I stared at the paper a few times everyday. Occasionally I ran my hand across the smooth surface. It felt like a perfect silk, almost too precious to even write upon. After about a week, I broke down and decided it was time to write a letter. I found the best pen in the house and carefully wrote a message to my grandparents, describing our recent trips to the public library, the Dolley Madison biographies I had been reading, and our trips to Wrightsville and Fort Fisher beaches.

When I finished writing, I sealed the letter in the envelope and carefully added my grandparents’ address. After adding a stamp, I carried the letter outside, placed it in the mailbox, and raised the red flag that would tell the letter carrier to start my letter on its journey from North Carolina to Pennsylvania. Anyone watching this series of events would have thought I was participating in a formal religious rite. I paid no attention to my youngest sister and brother as they wove their tricycles around me. I had serious business to do. I was sending my words forth on that beautiful paper.

A week or so later, I found a small white envelope in the mailbox with my name on it, the looping letters telling me immediately that my grandmother had addressed this letter. I carried it inside the house and sliced the envelope open with my mother’s letter opener. Inside, I found a letter written by my grandfather. He told me how tall the corn was and about the latest Louis L’Amour novel he’d been reading.

I sat up taller at the kitchen table and crossed my ankles under my chair, like the ladies I’d seen on my mother’s soap operas. My brother and sister were across the room, playing with a Fisher-Price bus and a circus train. Such babies compared to me. I had sent out a letter and received a message in reply. Me. My perfect light blue stationery was powerful. It transformed me from clumsy pre-teen to young adult. I mused on how I would continue this exchange, sending letters back and forth just like Dolley Madison, writing letters to family and friends, and saving my letters for future historians to revisit so they could learn about my life. In short, I was euphoric, absolutely smitten with the power of writing.

I turned over the page to read the paragraph on the back:

You spelled their and a lot wrong. You need to spell right to do well in school.

I couldn’t look at anyone in the room. They’d all see what a faker I had been. I slid off the chair as silently as possible and went down the hall to my room. I folded the letter and put it back in the envelope, which I tossed on my desk amid piles of books and old notebooks. I never read it again. I probably threw it away, but I have no memory of where it went. I put the beautiful blue paper at the bottom of a dresser drawer, where it stayed for months.

My spelling had betrayed me. I wasn’t really a letter writer. No historian would care about my letters in the centuries to come. It would be months before I wrote my grandparents another letter. A thank you note for a Christmas present, it included only the basic information. I neither expected nor received a reply. My mother said to write, and I did. I assume she mailed it with similar letters written by my sisters and brother. I didn’t save the details.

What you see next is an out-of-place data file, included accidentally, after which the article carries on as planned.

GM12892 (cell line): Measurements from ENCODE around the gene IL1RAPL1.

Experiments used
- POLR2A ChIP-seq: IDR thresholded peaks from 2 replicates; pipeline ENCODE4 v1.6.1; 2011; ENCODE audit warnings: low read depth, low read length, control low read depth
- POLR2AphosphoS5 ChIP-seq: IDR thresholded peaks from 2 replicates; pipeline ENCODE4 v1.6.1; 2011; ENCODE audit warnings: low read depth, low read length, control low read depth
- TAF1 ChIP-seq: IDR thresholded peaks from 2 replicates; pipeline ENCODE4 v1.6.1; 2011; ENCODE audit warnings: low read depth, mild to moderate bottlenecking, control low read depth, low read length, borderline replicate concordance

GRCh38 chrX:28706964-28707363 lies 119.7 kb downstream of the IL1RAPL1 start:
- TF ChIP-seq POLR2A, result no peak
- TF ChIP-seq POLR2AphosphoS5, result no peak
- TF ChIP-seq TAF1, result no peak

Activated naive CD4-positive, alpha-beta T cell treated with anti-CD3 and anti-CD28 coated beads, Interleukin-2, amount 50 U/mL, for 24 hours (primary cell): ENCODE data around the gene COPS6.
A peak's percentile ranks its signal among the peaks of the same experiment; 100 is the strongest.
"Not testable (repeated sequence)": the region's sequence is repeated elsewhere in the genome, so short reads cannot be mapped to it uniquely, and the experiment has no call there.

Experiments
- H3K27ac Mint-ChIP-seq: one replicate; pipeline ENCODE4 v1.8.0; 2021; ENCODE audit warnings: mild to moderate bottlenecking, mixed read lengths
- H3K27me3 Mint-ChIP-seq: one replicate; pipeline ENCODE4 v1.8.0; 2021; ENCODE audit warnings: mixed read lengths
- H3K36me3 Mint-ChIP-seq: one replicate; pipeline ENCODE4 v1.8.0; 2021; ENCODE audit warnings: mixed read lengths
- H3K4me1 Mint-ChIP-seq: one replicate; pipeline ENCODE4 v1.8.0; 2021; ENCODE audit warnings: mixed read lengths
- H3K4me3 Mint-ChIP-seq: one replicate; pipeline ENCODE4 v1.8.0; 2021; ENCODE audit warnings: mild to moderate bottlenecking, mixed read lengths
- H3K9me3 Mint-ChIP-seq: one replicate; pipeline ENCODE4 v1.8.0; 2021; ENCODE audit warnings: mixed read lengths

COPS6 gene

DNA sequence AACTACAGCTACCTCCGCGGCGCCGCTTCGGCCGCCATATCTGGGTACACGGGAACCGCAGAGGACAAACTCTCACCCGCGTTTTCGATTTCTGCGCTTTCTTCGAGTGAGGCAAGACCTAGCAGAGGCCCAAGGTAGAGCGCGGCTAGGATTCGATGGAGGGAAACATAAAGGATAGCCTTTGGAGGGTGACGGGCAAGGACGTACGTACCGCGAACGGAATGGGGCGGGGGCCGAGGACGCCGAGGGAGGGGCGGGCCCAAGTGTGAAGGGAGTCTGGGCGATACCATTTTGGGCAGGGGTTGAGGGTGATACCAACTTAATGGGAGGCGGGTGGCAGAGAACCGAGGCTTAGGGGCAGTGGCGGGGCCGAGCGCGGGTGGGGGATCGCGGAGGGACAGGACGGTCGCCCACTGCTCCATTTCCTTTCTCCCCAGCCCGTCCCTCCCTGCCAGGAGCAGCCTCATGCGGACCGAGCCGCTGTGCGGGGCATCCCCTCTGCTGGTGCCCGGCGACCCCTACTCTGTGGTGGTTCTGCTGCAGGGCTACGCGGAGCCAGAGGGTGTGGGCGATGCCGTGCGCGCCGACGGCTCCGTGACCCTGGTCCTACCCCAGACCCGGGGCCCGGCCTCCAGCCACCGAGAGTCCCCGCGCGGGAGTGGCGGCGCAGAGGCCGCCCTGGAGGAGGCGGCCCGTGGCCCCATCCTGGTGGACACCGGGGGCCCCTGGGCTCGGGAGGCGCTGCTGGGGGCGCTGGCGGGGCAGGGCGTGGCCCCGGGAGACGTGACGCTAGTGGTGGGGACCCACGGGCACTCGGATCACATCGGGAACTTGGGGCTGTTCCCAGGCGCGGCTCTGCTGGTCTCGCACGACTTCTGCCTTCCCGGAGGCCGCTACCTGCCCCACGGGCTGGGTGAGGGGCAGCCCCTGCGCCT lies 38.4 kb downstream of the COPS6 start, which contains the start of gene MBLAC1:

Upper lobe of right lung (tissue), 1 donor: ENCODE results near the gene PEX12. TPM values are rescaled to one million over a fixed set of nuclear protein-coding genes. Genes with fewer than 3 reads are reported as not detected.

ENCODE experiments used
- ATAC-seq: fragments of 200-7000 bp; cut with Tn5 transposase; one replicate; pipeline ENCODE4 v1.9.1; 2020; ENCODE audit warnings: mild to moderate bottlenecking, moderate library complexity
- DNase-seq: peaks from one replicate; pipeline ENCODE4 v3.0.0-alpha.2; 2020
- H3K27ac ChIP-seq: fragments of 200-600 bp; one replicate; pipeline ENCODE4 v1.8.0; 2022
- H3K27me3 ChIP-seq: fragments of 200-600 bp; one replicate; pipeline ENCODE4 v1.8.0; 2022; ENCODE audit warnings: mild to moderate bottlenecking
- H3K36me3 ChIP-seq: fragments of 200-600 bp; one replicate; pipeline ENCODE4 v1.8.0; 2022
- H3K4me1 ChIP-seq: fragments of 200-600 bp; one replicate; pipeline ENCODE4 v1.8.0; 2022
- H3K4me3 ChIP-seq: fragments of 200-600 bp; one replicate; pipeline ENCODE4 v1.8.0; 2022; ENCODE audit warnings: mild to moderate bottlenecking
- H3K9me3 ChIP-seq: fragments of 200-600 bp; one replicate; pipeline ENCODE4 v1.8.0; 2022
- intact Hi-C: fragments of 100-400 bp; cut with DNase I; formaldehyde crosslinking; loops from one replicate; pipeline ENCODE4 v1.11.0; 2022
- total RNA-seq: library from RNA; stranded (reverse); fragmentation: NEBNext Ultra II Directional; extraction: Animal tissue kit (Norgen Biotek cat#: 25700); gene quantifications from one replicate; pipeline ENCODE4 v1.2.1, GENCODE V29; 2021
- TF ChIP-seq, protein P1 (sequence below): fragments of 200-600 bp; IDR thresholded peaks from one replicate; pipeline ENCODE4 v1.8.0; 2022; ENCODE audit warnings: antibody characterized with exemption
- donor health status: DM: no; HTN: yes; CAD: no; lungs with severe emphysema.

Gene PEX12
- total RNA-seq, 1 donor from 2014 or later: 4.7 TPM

Whenever I begin to circle a spelling error on a student paper, I try to remember this story. Spelling matters, of course. But there are times when what matters most isn’t that spelling conforms to standard written English. The story. Sentence structure. Supporting details. The writer’s engagement and enthusiasm. Sorry, Grandpa, but sometimes thier and alot just don’t matter. There are more important things to talk about.

Please Think When You Abbreviate

Dear World,

I normally do not like pointing out little errors of spelling, grammar, punctuation, mechanics, and other minor issues in public, but sometimes you go too far.

Va Ass Teachers of English (yeah, really)

Please think before you abbreviate



Top Ten Blog Entries for 2010

HP Winter Summit 2010It’s that time of year when we take a few minutes to look back and reflect. I asked Google Analytics to do some of the work for me, and it came up with these blog entries, written in 2010, which received the most traffic during the year.

  1. 6 News Stories to Connect to Orwell’s 1984
    Big brother really is watching you and the students you teach. These news stories (check the comments for additional links) talk about how schools and communities are using big brother tactics to track what you do.
  2. Top 10 Things to Do with a Banned Text
    This List of Ten shares ways that students can think critically about censorship, focusing primarily on argument and persuasion.
  3. Text + Image = Tagxedo: The Next Generation of Word Cloud Fun
    Word cloud-driven analysis (like Wordle) is ready to move to the next level with Tagxedo, which shapes your cloud of words into an image.
  4. List of Ten: Fun with Crayons
    This collection of assignment prompts focuses on crayons, everything from color names to childhood memories.
  5. 38 Ways to Write about Writing